School Board Members Attend Training Sessions

Photo: Contributed Executive Director of the National Council on Education (NCE), Merris Murray.

Story Highlights

  • Over 900 board members representing 489 public educational institutions participated in training sessions conducted by the National Council on Education (NCE).
  • Executive Director of the NCE, Merris Murray, told JIS News that the training sessions, which were held during the period January to March, are legal requirements under the Education Act and Regulations and the NCE Act of 1993.
  • “The school board members occupy the highest level of authority within schools, and are responsible for the governance machinery,” she noted, adding that it is critical that these persons are aware of what the thrust of the Ministry is and what their responsibilities are in ensuring that schools are effectively governed.

Over 900 board members representing 489 public educational institutions participated in training sessions conducted by the National Council on Education (NCE).

The NCE is a statutory body under the Ministry of Education, Youth and Information (MOEYI) responsible for the training of school board members, in collaboration with the National College for Educational Leadership (NCEL).

Executive Director of the NCE, Merris Murray, told JIS News that the training sessions, which were held during the period January to March, are legal requirements under the Education Act and Regulations and the NCE Act of 1993.

“The school board members occupy the highest level of authority within schools, and are responsible for the governance machinery,” she noted, adding that it is critical that these persons are aware of what the thrust of the Ministry is and what their responsibilities are in ensuring that schools are effectively governed.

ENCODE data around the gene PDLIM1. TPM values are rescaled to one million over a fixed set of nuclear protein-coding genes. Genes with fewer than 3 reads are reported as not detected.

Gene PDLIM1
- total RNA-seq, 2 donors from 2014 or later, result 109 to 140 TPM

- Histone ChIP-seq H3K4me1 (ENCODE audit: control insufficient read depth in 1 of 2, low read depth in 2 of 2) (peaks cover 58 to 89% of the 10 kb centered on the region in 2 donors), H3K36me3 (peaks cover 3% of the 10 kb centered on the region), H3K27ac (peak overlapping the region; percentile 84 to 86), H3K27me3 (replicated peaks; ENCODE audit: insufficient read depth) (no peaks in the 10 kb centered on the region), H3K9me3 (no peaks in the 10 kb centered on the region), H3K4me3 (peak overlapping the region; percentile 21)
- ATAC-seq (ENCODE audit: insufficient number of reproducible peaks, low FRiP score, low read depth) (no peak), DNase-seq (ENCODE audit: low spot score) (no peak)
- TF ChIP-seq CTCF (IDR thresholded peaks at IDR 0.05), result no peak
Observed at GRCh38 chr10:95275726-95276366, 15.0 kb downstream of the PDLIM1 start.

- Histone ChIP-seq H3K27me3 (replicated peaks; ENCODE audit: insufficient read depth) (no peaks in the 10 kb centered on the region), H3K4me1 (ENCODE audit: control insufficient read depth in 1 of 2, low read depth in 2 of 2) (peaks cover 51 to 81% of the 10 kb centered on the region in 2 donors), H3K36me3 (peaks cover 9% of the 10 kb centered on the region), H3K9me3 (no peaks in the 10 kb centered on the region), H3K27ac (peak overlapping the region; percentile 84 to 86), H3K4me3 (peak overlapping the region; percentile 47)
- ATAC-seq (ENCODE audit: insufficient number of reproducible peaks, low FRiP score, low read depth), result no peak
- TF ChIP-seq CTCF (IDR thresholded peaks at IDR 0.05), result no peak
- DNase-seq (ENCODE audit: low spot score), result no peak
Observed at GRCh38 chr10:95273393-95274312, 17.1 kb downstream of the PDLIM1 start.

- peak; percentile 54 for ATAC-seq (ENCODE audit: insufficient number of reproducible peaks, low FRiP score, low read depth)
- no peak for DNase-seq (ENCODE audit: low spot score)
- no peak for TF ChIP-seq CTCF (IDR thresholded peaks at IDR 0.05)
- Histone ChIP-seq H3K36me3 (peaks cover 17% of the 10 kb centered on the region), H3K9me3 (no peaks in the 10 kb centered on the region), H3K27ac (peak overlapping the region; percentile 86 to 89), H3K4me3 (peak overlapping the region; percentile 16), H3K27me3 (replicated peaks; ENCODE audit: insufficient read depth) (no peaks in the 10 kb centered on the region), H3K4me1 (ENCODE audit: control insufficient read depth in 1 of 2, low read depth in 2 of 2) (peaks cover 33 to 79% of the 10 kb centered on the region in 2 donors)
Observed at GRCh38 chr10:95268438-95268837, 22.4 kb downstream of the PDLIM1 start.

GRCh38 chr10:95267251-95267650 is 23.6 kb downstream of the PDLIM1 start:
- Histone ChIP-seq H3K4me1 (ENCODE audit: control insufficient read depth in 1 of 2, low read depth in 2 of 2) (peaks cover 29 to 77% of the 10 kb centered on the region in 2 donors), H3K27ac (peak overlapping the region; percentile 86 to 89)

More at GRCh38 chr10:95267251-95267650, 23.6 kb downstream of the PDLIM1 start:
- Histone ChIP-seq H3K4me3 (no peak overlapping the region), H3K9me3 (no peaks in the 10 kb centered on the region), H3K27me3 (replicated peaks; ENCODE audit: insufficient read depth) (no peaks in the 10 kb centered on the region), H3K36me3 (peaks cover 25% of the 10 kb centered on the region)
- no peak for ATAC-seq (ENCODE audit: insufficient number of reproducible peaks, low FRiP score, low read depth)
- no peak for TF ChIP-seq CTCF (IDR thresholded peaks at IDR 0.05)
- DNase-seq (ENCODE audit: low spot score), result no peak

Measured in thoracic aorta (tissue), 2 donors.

The participants were exposed to various aspects of school management and governance, which include Legal and Regulatory Framework Governing School Operations; Administrative/Human Resources Management; Fiduciary Responsibilities with special emphasis on Financial Management; Promoting Positive School Ethos, and Conflict Management and Resolution.

Ms. Murray explained that the purpose of the workshops was to increase board members’ knowledge and understanding of educational issues and governance procedures, as well as to equip them with the necessary skills and expertise in order that they may carry out their work more effectively.

“We hope that the information shared will not only deepen school board members’ understanding of their role and responsibilities, but that it will also impact student outcomes in a positive way,” she said.

According to Ms Murray, the training was well received, and some of the participants indicated that they are now better equipped to go back to their schools to impact the education process.

“Some felt that the information shared in terms of promoting positive ethos was very critical, because it is important that they know what their roles and functions are, so that they can carry them out in keeping with the law, and impact student outcomes positively,” she said.

Research has shown that where schools are effectively managed and governed, they are better able to meet the needs of students in a holistic way. School boards are made up of representatives from student councils, academia, administrative and clerical staff, principals, church and Trust schools as well as council nominees.

The training covered the Ministry’s Regions Three, Four, Five and Six. Come September 2018, school Board members in Regions One and Two will begin training.

JIS Social